After observing the terrified expression on the face of yet another film student as I attempted to teach to them how to use a location sound mixer, it struck me that for animation and film students accustomed to working visually; the abstract notion of sound can be daunting. Yet, sound also has a visual component to it. One only has to examine the optical soundtrack of film stock to realise that it enjoys a graphic visual representation in the form of waves and shapes to the extent that a number of animators and filmmakers have attempted to imprint it directly onto the film soundtrack.
Two different schools of thought emerged surrounding the animated synthetic soundtrack in the early twentieth century. The first, developed by engineer Rudolf Pfenninger, attempted to codify sound into tonal patterns that could be consistently reproduced into a type of sound writing. The second type of synthetic sound, developed by Oskar Fischinger in his animated sound experiments, was designed to explore the relationship between graphic forms and their auditory counterparts and attempted to create what Richard S. James refers to as “visual calligraphy” by photographing shapes onto the soundtrack in order to see what sound they produced.
Using precise waveforms that functioned as templates for exact tones, Pfenninger essentially created a standardised form of acoustic writing that could be universally reproduced by other sound-on-film composers or animators, allowing subsequent animators such as Norman McLaren to develop their own templates that produced identical tones to those of Pfenninger. The first part of this two-part blog will focus on the notion of animated sound as a sound writing by paying attention to Norman McLaren’s use of animated sound in Synchromy (1971).
Although McLaren began to experiment with animated sound in the 1930s, scratching and drawing onto the soundtrack for films such as Dots, Loops, Allegro and Rumba, he developed a more systematic technique of creating animated soundtracks in the 1940s. Inspired by Pfenninger’s method, he created a library of 1” by 12” strips with 1 to 120 repetitions of hand-drawn sound wave patterns that could produce every semi-tone across a five octave range, which he used to great effect in films such as Now is the Time (1951), Two Bagatelles (1952), his Oscar winning blend of pixilation animation and lived-action, Neighbours (1952) and Blinkity Blink (1955). Synchromy, however, was to be the pinnacle of his exploration of the synthetic soundtrack. McLaren photographed the images that produce the individual musical notes onto the optical soundtrack. He then photographed this hand drawn soundtrack onto the visual track of the celluloid so that the audience is bearing witness to a visual representation of the soundtrack on screen.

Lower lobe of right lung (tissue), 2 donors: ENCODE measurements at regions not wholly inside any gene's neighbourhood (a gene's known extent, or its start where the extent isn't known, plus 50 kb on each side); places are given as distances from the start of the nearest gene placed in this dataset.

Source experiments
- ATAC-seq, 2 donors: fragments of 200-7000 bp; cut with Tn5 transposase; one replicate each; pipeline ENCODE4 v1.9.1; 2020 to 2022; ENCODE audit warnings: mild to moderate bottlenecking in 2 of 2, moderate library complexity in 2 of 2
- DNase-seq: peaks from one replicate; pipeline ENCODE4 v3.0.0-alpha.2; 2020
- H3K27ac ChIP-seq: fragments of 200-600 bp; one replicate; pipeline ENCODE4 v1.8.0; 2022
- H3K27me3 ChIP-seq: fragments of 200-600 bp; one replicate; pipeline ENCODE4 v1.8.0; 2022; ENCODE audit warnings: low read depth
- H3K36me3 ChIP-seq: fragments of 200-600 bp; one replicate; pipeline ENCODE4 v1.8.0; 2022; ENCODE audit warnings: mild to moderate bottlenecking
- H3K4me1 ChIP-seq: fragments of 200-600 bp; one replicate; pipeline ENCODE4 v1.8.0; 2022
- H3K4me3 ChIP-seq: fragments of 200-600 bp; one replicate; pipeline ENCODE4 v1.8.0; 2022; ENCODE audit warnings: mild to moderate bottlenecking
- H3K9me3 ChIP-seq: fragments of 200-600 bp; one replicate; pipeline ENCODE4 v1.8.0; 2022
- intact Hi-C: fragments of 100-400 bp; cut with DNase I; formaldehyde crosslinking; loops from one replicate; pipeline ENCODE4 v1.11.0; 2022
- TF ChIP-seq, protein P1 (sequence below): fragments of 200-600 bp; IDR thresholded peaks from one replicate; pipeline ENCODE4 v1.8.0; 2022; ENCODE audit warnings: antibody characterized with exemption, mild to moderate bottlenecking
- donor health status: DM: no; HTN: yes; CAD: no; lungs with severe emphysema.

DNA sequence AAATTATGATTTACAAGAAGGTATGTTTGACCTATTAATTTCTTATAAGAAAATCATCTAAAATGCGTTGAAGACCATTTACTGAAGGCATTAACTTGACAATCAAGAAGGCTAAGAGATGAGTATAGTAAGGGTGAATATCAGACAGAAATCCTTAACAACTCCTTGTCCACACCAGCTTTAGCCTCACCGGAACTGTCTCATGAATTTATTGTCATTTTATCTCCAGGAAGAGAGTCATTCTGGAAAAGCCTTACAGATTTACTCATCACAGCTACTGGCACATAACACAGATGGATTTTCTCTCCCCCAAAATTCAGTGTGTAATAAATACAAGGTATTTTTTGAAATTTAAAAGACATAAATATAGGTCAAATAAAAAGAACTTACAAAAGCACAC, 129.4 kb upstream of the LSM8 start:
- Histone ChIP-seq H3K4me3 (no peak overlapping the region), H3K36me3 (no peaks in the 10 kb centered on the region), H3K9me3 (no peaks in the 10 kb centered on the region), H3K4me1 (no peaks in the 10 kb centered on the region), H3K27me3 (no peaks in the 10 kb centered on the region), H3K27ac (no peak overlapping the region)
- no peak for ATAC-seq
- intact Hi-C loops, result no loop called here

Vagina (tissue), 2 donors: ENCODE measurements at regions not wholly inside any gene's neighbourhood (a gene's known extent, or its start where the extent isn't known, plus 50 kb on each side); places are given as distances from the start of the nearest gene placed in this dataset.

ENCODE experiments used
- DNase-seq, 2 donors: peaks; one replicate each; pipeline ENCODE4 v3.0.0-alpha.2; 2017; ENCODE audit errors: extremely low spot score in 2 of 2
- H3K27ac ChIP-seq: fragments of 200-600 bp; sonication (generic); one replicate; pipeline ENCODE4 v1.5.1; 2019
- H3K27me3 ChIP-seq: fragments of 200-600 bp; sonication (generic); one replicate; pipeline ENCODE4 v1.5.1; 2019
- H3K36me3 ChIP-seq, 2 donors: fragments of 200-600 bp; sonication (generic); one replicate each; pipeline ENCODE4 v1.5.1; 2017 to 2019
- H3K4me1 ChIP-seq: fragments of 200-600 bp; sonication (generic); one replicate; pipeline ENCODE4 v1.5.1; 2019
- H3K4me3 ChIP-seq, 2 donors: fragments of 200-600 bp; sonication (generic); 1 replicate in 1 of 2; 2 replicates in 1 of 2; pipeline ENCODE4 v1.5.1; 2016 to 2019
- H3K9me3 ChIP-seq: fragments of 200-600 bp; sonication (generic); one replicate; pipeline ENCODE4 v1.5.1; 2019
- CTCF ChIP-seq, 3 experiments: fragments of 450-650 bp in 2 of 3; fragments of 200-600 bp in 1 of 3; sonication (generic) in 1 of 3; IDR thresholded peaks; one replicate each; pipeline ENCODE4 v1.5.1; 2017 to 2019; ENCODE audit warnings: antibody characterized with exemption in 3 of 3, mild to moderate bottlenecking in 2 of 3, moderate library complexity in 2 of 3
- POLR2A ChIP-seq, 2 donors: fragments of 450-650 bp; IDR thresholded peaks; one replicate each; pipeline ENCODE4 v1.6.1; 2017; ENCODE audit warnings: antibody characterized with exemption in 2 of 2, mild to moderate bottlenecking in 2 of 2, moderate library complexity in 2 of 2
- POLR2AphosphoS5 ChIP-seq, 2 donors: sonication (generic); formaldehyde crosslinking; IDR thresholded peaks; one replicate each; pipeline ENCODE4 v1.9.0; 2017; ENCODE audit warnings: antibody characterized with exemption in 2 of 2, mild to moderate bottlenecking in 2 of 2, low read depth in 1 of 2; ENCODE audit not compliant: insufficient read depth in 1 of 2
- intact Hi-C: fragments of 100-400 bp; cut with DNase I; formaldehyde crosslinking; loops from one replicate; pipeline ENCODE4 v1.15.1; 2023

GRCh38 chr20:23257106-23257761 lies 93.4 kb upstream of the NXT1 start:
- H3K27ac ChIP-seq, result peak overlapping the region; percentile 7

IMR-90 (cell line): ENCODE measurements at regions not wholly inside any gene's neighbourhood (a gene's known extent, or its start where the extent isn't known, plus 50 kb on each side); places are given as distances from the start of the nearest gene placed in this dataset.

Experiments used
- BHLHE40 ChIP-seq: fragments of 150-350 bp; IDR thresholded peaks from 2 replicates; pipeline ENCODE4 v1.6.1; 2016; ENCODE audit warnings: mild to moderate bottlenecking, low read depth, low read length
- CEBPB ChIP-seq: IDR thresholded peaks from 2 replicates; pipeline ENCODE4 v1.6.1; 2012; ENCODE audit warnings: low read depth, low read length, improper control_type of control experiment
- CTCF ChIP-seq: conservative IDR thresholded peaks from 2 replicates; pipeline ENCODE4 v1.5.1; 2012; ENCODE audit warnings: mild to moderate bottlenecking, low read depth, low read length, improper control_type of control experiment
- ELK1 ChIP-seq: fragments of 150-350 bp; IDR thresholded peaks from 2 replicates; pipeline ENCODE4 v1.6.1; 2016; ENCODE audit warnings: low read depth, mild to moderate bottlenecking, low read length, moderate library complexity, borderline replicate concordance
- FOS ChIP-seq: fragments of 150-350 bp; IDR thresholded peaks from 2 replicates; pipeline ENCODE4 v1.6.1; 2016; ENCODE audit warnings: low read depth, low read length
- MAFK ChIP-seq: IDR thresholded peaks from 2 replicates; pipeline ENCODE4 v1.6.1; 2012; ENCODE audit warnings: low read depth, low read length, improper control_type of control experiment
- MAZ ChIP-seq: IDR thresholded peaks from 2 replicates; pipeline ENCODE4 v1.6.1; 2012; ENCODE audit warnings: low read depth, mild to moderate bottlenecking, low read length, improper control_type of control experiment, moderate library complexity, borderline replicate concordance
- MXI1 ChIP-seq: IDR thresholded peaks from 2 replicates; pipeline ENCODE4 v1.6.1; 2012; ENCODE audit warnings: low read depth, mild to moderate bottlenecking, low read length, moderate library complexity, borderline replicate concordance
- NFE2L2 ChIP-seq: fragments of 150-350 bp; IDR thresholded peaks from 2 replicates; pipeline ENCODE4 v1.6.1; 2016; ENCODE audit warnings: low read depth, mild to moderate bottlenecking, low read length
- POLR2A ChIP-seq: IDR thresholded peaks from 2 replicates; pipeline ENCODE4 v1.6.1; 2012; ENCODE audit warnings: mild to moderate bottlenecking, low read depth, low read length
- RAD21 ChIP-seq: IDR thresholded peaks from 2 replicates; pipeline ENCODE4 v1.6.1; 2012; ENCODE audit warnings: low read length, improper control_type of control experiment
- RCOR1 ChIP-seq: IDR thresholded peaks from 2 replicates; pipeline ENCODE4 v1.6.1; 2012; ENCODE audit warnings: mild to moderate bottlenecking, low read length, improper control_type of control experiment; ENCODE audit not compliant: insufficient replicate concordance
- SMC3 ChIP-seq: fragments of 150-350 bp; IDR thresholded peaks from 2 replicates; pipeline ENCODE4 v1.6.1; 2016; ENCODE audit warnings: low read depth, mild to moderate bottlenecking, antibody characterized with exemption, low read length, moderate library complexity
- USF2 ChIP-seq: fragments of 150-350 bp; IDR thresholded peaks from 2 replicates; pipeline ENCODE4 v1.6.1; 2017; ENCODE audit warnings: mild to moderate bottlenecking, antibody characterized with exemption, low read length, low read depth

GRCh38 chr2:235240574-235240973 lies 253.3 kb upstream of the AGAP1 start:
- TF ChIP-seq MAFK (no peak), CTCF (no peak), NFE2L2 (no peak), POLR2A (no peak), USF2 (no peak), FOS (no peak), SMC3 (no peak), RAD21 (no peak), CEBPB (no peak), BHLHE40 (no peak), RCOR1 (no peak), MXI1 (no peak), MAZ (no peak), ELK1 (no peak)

Through his experiments with hand-written music McLaren ultimately developed two types of sound wave patterns that he used in his films with synthetic soundtracks. For example, in Neighbours (1952) McLaren used soft-edged swelling stripes that correspond roughly to non-sinusoidal saw-tooth sound waves. Synchromy, conversely, employs square wave cards formed from simple hard-edged black and white stripes that correspond acoustically to square sound waves. By rounding off the edges of the saw-tooth waves McLaren was changing the shape of the sound waves and therefore the tone produced by the waves.
The tones in Synchromy bear an uncanny similarity to those produced in chiptune or 8-Bit music produced by the sound chips in domestic computer and computer game systems that were pre-dominantly manufactured in the 1980s and 1990s.
Fischinger, Oskar “Klingende Ornamente,” Deutsche Allgemeine Zeitung, Kraft Und Stoff, No. 30, 28 July 1932, http://www.centerforvisualmusic.org/Fischinger/SoundOrnaments.htm
James, Richard S. “Avant-Garde Sound-on-Film Techniques and Their Relationship to Electro-Acoustic Music,” The Music Quarterly, Vol. 72, No. 1, 1986, p. 74-89.
Levin, Thomas Y. “Tones from Out of Nowhere,” New Media, Old Media: A History and Theory Reader, (Eds.), Wendy Hui Kyong Chun and Thomas Keenan, Routledge
McLaren, Norman. “Animated Sound on Film” in Experimental Animation: An Illustrated Anthology. Robert Russett and Cecile Starr (Eds.). 1976. N.Y. Van Nostrand Co.
McLaren, Norman. “Technical Notes on Synchromy.” 1971 (Revised 1984).
http://www3.nfb.ca/archives_mclaren/notech/NT29EN.pdf [Accessed: May 21st 2009]
Moholy-Nagy, László “Production—Reproduction,” Moholy-Nagy, Krisztina Passuth (Ed.), 1985, London: Thames and Hudson, p. 289–290.
Dr. Aimee Mollaghan is the BA with film studies co-ordinator at the Huston School of Film and Digital Media, N.U.I. Galway in Ireland. She holds a PhD on visual music animation co-supervised between the University of Glasgow and Glasgow School of art, an MPhil from the Digital Design Studio at Glasgow School of Art and a BA in Film Production from University of Wales, Newport. Her research interests include exploring conceptions of sound and soundscape across disciplinary boundaries. She is also interested in notions of psychogeography and soundscape in British and Irish film.
 Richard S. James, “Avant-Garde Sound-on-Film Techniques and Their Relationship to Electro-Acoustic Music,” The Music Quarterly, Vol. 72, No. 1, 1986, p. 74-89.